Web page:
Perfectly said. So what’s the most important thing you learned in building your businesses?

So I think the biggest thing that I’ve learned in business, is knowing your worth. Know the type of clients that you want to work with and learn to say no. Embrace the, yes. I do the joy test. So one of the things that taught me this lesson is I got a call one day. They said, ‘do you want to come down and do a Facebook workshop in the Scottish Borders’? I sat for a moment. I did the joy test and I thought, I love the borders. I love to travel. But, I don’t love Facebook and, in the borders, the internet can be really unstable. So that does not fill me with joy.’

So I said, no, but thank you so much for asking. That’s usually what I say. Say that is what I say. No, but thank you so much for asking. I really appreciate being asked. Um, I’m really trying to focus my business on LinkedIn, walking in CAMBA, that sort of thing. So, in other words, finding your note to sit, to make way for your yes. I think that’s the biggest thing I’ve learned in business and it’s, it really does work that it’s it’s it’s. It’s just making way for the type of work that you want, the people that you want to work with, because it’s so important because if you don’t like your clients and you don’t like your job, then it gets to be a chore and it gets to be frustrating. And then you just, you just become a very unhappy person and life is meant to be fun. And, and so that is what I would recommend is do you have the joy test? Yes.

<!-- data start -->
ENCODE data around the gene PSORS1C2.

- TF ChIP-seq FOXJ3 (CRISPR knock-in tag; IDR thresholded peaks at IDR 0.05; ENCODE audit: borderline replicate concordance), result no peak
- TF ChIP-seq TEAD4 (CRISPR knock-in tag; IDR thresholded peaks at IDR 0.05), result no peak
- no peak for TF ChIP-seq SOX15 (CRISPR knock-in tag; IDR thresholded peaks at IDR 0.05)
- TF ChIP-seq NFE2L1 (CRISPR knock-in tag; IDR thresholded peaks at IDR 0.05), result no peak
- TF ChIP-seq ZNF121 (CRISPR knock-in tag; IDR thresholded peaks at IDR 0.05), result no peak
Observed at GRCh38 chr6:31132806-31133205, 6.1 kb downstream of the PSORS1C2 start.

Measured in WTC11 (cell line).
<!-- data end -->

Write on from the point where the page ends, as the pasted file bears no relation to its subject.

Love how you did this.

I think trusting your gut is really important – because often your gut will tell you. Like, if you know that there’s a client, who’s a pain, I would put a PITA tax on it. Another of my dad’s wisdom. If you know somebody is going to be a pain in the ass, you just mark it up an extra 20%. Then if they do say yes, you’re like, ‘well, I’m making more money and I could pretty much suck it up’. If they don’t, then you’re like, ‘okay, no harm, no foul’, just opening up to bring in a better client. It’s always good learning who your ideal client is. Then work on trying to attract more of those.